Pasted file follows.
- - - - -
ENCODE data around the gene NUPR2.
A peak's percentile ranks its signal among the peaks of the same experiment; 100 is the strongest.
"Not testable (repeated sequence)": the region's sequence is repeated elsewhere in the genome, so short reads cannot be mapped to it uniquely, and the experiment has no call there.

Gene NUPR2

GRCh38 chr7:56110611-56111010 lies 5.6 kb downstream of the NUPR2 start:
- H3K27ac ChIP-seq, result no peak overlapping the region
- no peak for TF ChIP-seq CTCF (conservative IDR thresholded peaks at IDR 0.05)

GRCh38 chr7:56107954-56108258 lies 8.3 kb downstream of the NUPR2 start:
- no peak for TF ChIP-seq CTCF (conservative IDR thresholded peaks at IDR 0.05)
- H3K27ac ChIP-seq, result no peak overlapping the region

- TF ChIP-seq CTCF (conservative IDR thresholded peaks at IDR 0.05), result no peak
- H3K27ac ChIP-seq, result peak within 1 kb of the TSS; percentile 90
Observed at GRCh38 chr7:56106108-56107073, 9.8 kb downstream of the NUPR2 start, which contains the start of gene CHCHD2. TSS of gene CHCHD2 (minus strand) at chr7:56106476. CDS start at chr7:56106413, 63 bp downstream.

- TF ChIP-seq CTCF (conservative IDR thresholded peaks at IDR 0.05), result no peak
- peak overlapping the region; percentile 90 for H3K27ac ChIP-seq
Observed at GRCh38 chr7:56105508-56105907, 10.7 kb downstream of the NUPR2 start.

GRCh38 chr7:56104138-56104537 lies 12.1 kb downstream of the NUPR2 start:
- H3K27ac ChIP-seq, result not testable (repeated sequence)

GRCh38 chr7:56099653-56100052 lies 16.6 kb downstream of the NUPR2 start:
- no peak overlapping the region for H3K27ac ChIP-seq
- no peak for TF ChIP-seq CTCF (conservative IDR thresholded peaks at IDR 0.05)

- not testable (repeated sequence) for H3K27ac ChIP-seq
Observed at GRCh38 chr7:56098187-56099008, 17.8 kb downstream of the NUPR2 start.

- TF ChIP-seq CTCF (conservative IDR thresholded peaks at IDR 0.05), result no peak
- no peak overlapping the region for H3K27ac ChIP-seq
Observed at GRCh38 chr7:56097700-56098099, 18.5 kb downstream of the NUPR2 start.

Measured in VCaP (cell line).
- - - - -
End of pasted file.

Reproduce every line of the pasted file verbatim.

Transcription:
ENCODE data around the gene NUPR2.
A peak's percentile ranks its signal among the peaks of the same experiment; 100 is the strongest.
"Not testable (repeated sequence)": the region's sequence is repeated elsewhere in the genome, so short reads cannot be mapped to it uniquely, and the experiment has no call there.

Gene NUPR2

GRCh38 chr7:56110611-56111010 lies 5.6 kb downstream of the NUPR2 start:
- H3K27ac ChIP-seq, result no peak overlapping the region
- no peak for TF ChIP-seq CTCF (conservative IDR thresholded peaks at IDR 0.05)

GRCh38 chr7:56107954-56108258 lies 8.3 kb downstream of the NUPR2 start:
- no peak for TF ChIP-seq CTCF (conservative IDR thresholded peaks at IDR 0.05)
- H3K27ac ChIP-seq, result no peak overlapping the region

- TF ChIP-seq CTCF (conservative IDR thresholded peaks at IDR 0.05), result no peak
- H3K27ac ChIP-seq, result peak within 1 kb of the TSS; percentile 90
Observed at GRCh38 chr7:56106108-56107073, 9.8 kb downstream of the NUPR2 start, which contains the start of gene CHCHD2. TSS of gene CHCHD2 (minus strand) at chr7:56106476. CDS start at chr7:56106413, 63 bp downstream.

- TF ChIP-seq CTCF (conservative IDR thresholded peaks at IDR 0.05), result no peak
- peak overlapping the region; percentile 90 for H3K27ac ChIP-seq
Observed at GRCh38 chr7:56105508-56105907, 10.7 kb downstream of the NUPR2 start.

GRCh38 chr7:56104138-56104537 lies 12.1 kb downstream of the NUPR2 start:
- H3K27ac ChIP-seq, result not testable (repeated sequence)

GRCh38 chr7:56099653-56100052 lies 16.6 kb downstream of the NUPR2 start:
- no peak overlapping the region for H3K27ac ChIP-seq
- no peak for TF ChIP-seq CTCF (conservative IDR thresholded peaks at IDR 0.05)

- not testable (repeated sequence) for H3K27ac ChIP-seq
Observed at GRCh38 chr7:56098187-56099008, 17.8 kb downstream of the NUPR2 start.

- TF ChIP-seq CTCF (conservative IDR thresholded peaks at IDR 0.05), result no peak
- no peak overlapping the region for H3K27ac ChIP-seq
Observed at GRCh38 chr7:56097700-56098099, 18.5 kb downstream of the NUPR2 start.

Measured in VCaP (cell line).